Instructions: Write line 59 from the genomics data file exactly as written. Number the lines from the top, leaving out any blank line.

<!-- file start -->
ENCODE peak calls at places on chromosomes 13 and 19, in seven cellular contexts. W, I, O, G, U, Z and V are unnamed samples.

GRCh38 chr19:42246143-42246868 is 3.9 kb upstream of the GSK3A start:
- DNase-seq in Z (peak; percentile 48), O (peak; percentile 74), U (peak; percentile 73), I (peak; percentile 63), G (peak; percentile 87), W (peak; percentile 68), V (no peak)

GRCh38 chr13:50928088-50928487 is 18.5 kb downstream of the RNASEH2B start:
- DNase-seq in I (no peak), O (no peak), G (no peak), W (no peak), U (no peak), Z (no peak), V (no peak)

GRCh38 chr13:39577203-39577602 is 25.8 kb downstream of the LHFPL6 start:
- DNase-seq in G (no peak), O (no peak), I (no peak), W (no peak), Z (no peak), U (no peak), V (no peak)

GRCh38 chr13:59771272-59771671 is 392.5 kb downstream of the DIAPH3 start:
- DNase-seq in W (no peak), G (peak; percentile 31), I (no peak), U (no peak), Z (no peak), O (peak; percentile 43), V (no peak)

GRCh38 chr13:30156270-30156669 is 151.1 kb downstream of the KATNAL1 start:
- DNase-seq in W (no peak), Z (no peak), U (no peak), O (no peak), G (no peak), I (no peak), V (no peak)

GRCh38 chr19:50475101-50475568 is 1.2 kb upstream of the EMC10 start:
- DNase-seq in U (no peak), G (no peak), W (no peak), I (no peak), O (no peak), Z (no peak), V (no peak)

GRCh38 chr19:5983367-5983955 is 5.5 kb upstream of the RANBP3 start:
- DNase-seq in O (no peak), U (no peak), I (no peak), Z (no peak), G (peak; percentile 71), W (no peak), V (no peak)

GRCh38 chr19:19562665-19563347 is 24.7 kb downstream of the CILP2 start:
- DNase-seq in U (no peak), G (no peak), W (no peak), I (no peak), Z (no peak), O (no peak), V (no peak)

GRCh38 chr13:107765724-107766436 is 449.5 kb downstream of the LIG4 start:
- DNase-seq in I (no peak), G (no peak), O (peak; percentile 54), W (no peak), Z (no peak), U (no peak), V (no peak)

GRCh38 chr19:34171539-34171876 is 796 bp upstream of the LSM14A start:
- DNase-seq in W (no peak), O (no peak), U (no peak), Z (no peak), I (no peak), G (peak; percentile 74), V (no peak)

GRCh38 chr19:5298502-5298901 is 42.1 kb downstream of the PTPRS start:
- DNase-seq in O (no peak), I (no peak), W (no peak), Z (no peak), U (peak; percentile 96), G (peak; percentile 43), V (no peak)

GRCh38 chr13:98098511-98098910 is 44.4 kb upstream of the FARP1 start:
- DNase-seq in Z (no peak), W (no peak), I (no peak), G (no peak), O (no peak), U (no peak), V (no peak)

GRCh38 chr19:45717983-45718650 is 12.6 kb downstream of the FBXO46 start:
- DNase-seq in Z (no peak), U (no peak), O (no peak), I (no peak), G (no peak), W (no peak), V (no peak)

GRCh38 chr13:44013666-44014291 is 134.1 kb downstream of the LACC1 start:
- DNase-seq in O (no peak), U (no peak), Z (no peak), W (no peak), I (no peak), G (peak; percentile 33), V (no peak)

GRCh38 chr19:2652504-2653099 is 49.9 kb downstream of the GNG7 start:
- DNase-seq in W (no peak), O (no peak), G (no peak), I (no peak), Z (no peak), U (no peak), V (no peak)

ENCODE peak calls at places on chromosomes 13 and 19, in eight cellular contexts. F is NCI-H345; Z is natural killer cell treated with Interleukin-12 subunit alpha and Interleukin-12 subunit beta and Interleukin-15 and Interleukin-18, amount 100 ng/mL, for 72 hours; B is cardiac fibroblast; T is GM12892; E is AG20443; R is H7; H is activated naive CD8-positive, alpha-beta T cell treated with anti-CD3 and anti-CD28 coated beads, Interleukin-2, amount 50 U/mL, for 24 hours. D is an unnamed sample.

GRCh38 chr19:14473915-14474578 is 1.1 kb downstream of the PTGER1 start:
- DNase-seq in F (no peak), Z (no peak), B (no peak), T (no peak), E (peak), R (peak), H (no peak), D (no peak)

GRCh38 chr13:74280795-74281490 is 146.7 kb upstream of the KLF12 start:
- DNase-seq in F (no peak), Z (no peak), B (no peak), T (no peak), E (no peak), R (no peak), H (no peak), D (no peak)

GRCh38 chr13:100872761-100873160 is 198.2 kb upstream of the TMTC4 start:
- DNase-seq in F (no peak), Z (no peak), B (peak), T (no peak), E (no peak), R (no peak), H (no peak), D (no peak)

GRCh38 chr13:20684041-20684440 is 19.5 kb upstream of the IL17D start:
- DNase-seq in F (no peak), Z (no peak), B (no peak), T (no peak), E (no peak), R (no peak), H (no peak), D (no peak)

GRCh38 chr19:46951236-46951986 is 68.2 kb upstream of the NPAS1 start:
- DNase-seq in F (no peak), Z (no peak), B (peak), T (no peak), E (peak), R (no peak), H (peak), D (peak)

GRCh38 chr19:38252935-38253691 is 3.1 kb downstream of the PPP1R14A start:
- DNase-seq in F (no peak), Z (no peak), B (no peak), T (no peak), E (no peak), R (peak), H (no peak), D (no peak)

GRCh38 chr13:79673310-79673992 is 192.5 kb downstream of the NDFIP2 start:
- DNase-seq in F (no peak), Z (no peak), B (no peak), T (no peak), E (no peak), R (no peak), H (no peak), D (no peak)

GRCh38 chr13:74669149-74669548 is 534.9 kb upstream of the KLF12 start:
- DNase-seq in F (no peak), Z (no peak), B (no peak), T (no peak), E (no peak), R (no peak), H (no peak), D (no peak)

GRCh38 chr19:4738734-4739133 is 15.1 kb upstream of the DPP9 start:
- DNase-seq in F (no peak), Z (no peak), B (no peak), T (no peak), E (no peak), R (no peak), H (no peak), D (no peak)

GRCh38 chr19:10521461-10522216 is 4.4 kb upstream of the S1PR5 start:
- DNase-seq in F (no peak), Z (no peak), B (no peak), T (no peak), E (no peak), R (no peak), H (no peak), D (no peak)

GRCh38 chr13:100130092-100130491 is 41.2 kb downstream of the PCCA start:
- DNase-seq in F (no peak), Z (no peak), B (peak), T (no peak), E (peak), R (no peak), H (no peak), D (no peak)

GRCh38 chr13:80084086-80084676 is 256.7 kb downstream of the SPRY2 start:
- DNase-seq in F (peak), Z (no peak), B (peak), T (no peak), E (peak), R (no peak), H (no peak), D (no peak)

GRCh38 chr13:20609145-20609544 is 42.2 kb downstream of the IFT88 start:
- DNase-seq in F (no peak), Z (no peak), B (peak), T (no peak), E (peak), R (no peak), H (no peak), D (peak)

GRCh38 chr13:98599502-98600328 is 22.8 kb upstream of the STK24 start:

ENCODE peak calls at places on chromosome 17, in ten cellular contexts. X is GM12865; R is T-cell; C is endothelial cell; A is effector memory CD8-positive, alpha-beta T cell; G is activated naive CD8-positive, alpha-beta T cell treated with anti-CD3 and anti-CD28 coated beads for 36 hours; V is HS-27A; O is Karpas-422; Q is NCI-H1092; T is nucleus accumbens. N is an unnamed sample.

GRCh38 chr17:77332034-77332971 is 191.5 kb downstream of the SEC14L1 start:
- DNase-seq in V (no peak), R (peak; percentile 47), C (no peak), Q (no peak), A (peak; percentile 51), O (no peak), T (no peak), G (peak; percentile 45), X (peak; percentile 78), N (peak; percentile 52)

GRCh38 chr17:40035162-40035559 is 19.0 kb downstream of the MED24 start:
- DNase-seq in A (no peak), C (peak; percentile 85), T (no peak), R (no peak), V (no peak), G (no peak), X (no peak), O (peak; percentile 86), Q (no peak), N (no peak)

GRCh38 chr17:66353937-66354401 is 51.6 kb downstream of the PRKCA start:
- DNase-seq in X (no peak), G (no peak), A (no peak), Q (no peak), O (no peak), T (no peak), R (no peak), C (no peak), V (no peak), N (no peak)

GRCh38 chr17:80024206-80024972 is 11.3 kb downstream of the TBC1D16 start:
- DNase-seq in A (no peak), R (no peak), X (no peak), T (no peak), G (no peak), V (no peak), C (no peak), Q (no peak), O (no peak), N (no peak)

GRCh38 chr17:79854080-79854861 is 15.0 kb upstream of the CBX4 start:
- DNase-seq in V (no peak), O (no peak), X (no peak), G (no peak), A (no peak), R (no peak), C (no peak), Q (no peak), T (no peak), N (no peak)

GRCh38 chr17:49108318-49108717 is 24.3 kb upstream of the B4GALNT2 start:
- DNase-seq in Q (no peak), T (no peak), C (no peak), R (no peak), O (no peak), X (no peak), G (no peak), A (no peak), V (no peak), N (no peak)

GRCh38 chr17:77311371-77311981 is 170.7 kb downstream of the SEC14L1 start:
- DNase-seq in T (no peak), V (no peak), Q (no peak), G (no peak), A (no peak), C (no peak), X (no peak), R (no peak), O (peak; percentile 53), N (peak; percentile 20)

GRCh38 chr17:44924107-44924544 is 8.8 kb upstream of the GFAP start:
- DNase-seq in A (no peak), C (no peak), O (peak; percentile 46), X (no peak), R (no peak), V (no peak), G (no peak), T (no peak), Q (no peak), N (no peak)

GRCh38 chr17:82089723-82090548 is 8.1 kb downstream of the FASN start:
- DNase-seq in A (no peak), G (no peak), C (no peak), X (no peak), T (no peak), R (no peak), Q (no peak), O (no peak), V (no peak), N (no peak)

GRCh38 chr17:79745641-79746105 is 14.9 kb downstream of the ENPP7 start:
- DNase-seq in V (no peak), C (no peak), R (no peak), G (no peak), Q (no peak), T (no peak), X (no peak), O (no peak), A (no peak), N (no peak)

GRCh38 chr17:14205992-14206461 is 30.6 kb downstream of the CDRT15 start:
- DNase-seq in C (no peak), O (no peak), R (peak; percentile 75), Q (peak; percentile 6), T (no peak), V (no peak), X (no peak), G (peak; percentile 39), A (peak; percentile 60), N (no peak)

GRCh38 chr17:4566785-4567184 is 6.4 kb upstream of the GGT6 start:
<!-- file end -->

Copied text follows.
GRCh38 chr13:98599502-98600328 is 22.8 kb upstream of the STK24 start: